Delightful escapism still has its place, but it usually comes within a tighter frame. More than ever in Season 3, Mrs. Maisel drags, or offers gags that are as uncomfortable and prolonged as a teeth cleaning. (Five out of eight episodes were made available for review.) The first episode, which runs almost an hour, takes place mostly at a USO Show, as Midge and Shy perform for the troops, while Midge’s manager, Susie (Alex Borstein) tries to nail down the specifics of Midge’s new contract. Abe (Tony Shalhoub) and Rose (Marin Hinkle), Midge’s parents, still get up to zany hijinks that make no sense, with Abe filling their Upper West Side apartment with communist squatters and Rose arbitrarily rejecting her substantial and necessary trust funds. Joel (Michael Zegen), Midge’s ex-husband, rents a space above what turns out to be an illegal gambling den in Chinatown, a story line that still can’t make him interesting. Joel’s parents continue to test the limits of what’s endurable on-screen, spending their substantial screen time yelling and torturing houseguests.

It’s frustrating, because the show keeps hinting that it’s edging toward more substantial fare, only to back out at the last minute. The running joke wherein strangers mistake Susie for a man wasn’t funny to begin with—now it only draws attention to how timidly the show avoids the subject of Susie herself, and her desires. When Midge accepted in Season 2 that pursuing greatness in comedy would mean sacrificing personal happiness and stability, I thought the show might be going somewhere groundbreaking. Instead, Midge dispatched with her fiancé, Benjamin (Zachary Levi), as carelessly as if she were throwing out leftovers—offscreen, and with no apparent sense of loss. Midge’s chemistry with Bruce is a potent force, but the more the series leans into it, the more I have questions about how a show this ebullient is going to eventually deal with a man who died of a morphine overdose in a Hollywood bathroom.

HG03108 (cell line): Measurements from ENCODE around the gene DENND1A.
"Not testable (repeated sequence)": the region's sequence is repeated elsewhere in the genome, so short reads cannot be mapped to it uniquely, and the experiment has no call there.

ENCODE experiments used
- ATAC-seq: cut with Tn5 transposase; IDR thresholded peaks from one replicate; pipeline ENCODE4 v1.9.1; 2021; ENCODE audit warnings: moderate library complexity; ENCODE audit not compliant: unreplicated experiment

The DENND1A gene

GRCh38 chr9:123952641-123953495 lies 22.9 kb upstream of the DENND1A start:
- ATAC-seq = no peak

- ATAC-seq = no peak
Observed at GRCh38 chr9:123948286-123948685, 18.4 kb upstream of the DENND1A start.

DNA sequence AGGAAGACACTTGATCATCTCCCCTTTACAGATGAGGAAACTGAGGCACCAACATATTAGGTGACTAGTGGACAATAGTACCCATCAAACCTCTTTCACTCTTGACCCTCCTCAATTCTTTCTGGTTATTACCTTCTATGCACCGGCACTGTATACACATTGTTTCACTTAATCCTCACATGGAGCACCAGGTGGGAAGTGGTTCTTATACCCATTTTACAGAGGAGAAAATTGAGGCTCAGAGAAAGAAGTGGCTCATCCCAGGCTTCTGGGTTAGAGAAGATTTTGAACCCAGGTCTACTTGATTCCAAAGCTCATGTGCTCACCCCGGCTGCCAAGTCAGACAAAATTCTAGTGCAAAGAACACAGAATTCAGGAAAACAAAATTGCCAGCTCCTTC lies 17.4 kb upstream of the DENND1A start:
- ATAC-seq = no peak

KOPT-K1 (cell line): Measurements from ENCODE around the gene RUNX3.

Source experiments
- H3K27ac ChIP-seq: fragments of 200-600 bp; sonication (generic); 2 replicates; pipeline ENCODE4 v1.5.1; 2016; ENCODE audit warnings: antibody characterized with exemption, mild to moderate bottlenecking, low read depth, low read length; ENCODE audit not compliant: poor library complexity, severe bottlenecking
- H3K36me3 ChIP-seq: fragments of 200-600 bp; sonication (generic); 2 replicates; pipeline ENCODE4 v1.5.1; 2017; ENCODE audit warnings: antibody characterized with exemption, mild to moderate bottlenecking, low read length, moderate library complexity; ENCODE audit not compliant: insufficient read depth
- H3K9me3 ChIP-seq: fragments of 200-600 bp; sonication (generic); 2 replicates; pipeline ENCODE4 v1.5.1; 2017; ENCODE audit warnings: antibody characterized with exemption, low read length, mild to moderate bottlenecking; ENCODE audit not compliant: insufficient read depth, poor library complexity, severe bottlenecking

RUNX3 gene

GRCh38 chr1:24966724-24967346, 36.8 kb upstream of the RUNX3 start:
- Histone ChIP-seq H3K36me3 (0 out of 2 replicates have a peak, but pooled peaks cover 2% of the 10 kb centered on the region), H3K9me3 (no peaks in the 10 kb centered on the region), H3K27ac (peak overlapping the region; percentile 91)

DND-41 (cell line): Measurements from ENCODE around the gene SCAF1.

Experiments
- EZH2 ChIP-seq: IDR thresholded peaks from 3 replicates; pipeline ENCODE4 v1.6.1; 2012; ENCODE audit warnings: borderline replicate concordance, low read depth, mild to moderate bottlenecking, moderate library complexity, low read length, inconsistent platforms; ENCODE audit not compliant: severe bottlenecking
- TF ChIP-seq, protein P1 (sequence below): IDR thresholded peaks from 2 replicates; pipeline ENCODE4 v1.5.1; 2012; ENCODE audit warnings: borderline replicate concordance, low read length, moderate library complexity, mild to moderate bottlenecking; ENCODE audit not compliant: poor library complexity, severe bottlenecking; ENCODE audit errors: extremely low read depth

Mrs. Maisel’s many devoted fans might counter that the show’s sparkle is its soul. Television has grit and sourness aplenty; joylessness seems as much an epidemic on some shows as cheeriness does on this one. But I’d argue that the scenes on The Marvelous Mrs. Maisel that stick with you are the ones in which the show allows itself to be melancholy, even for a moment. The second-season episode in which Rufus Sewell played an artist who’d sacrificed everything to make the most beautiful painting in the world, a painting he wouldn’t let anyone look at or commodify, felt like it was signaling what the show could be: a comedy that’s all the funnier because it knows what tragedy feels like. But Season 3, it turns out, is content to be cotton-candy entertainment, colorful and cloying.